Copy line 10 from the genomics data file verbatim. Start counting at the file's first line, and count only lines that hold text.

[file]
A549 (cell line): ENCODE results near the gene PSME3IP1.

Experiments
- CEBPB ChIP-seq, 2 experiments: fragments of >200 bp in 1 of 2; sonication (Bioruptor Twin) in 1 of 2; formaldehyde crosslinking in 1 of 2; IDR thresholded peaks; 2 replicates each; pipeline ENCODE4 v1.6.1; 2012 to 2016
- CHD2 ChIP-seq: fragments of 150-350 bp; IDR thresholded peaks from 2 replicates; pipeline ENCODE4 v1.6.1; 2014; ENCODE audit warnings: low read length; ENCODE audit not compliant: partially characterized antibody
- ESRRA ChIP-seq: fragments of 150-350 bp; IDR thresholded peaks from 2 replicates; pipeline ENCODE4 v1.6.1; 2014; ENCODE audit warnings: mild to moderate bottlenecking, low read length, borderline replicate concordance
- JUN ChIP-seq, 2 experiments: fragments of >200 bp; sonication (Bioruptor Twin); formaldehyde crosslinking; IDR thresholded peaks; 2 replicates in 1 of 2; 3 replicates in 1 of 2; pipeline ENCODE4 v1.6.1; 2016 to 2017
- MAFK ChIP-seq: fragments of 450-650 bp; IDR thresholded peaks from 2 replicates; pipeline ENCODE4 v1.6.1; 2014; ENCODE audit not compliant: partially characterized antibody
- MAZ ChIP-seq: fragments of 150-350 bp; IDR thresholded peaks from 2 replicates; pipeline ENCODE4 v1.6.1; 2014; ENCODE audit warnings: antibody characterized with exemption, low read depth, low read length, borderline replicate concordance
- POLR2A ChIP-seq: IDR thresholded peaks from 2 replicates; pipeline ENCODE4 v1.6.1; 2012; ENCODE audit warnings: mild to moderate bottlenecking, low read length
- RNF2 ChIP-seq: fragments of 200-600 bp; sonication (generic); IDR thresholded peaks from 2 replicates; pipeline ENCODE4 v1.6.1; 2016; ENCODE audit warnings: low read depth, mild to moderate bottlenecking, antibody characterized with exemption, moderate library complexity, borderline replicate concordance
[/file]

- RNF2 ChIP-seq: fragments of 200-600 bp; sonication (generic); IDR thresholded peaks from 2 replicates; pipeline ENCODE4 v1.6.1; 2016; ENCODE audit warnings: low read depth, mild to moderate bottlenecking, antibody characterized with exemption, moderate library complexity, borderline replicate concordance